Saying “I closed my rings” has become shorthand for announcing “I met my workout goals today.” But it’s a target that only Apple Watch users have been able to aim for—until now.
In its upcoming release of iOS 16, Apple is bringing its Fitness app with activity tracking capabilities to the iPhone. That’s the iconic Apple Watch app that tracks movement, exercise, and time spent standing through three different rings that users work to close as they are active throughout the day.
It appears that the Fitness app on iPhone version will just have one ring, Move, which it will quantify based on how many “active calories” it determines you’ve burned.
Previously, this app was only available to Apple Watch users, since the Apple Watch tracks steps, heart rate, and other activities, and the Fitness app is where it keeps track of those metrics in satisfying ring-closing form. It’s also a portal for Apple’s subscription service that goes with Apple Watch, Apple Fitness+. (It’s unclear if bringing the Fitness app to a wider user base means that in the future, any iPhone user might be able to get a Fitness+ subscription.)
But iPhones can track your steps, the distance you walk or run, and flights of stairs climbed, too. Your iPhone already records this in the Health app. But in the Fitness app, it will quantify that movement in terms of active calories, and allow you to set a daily goal to hit. The app will also break out your workouts that it ingests from third party apps, like Strava or Runkeeper, and convert those to active calories so they count toward your goal, too. So if you keep your iPhone on you at all times, it can act as a fitness tracker. And it will allow you to share your Move ring with friends for additional motivation.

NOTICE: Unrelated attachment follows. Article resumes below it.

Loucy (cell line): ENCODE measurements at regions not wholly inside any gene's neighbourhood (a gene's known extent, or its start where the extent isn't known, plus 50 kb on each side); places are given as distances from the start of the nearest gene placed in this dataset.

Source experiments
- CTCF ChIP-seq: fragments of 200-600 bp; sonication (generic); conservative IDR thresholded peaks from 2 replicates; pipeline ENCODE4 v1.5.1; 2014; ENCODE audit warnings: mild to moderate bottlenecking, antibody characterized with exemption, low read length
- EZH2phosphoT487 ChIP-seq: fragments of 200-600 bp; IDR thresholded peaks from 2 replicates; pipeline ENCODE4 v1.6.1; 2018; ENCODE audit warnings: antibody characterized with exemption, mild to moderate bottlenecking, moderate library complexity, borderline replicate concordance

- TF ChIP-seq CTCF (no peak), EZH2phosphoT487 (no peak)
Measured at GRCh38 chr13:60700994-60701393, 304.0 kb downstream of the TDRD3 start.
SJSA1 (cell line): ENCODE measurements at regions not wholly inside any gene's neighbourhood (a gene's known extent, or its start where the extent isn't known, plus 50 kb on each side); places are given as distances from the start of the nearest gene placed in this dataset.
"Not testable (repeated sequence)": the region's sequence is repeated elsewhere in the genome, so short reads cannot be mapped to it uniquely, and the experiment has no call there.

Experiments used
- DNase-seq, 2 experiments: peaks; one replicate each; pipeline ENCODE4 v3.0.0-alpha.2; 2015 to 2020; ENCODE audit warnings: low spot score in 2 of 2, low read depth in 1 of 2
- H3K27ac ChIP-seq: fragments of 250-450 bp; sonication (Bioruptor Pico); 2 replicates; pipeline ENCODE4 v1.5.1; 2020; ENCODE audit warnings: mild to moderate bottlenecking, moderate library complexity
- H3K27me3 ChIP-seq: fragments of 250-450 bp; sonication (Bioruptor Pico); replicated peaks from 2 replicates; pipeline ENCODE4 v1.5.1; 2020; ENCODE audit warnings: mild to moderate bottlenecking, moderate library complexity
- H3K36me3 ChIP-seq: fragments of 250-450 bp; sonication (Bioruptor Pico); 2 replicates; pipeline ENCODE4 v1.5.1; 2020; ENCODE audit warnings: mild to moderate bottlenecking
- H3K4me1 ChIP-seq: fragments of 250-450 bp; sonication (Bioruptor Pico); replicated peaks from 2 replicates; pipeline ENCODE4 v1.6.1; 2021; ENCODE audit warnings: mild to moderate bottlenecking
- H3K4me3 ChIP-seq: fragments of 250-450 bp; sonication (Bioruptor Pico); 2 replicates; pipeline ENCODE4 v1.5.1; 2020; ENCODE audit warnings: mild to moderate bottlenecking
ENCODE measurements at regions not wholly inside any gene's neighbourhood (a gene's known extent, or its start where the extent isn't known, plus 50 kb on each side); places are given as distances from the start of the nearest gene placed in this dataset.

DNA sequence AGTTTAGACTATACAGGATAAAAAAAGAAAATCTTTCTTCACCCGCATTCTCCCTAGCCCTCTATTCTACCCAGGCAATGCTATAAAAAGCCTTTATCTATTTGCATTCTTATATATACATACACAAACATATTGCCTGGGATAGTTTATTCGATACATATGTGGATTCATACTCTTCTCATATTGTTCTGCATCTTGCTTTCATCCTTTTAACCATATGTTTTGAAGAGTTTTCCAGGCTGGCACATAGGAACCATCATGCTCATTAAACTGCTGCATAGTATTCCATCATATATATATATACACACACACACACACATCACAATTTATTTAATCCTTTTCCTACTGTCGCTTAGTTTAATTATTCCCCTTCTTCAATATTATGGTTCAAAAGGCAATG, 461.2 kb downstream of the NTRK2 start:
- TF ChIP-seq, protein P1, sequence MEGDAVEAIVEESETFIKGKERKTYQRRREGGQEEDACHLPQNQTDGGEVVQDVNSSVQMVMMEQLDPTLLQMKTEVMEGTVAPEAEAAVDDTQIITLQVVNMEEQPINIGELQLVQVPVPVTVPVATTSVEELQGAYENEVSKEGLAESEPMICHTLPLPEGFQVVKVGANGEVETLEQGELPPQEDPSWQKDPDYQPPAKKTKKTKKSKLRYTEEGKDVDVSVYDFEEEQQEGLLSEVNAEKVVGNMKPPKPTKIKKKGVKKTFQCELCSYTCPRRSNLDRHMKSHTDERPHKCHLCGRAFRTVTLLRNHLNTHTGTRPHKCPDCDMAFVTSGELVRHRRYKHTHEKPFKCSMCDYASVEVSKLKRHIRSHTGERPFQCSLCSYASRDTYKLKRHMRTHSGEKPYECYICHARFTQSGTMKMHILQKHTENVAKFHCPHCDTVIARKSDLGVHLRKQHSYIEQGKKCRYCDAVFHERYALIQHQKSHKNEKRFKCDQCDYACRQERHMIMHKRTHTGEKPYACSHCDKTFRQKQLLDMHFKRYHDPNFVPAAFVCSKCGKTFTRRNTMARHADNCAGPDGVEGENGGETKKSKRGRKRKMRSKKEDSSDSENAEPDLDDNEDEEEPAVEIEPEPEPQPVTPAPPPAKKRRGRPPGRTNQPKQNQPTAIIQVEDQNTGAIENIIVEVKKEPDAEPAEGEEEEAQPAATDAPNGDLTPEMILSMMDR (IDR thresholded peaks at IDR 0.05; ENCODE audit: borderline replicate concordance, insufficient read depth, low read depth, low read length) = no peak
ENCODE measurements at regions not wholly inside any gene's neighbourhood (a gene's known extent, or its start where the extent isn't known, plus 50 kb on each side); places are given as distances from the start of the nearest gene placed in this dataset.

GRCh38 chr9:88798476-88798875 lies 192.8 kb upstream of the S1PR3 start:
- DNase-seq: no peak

To be sure, there is not conclusive evidence that wearing a fitness tracker makes you more active or improves your health. It’s also worth noting that calorie counting as an activity metric can contribute to the proliferation of diet culture, and be inaccurate in the first place. However, according to Hopkins Medicine, using a fitness tracker and having a daily steps goal can increase the number of steps you walk per day, which can contribute to heart health. Overall, goal setting—the more specific the better—is a powerful tool to motivate you to stay active.
Digital tracking is obviously not the only way to set and meet goals. But more options that don’t require buying yet another expensive device, and let you just use your smartphone, is a win. If you want to try the app, look out for iOS 16 and download it when it becomes widely available this fall.
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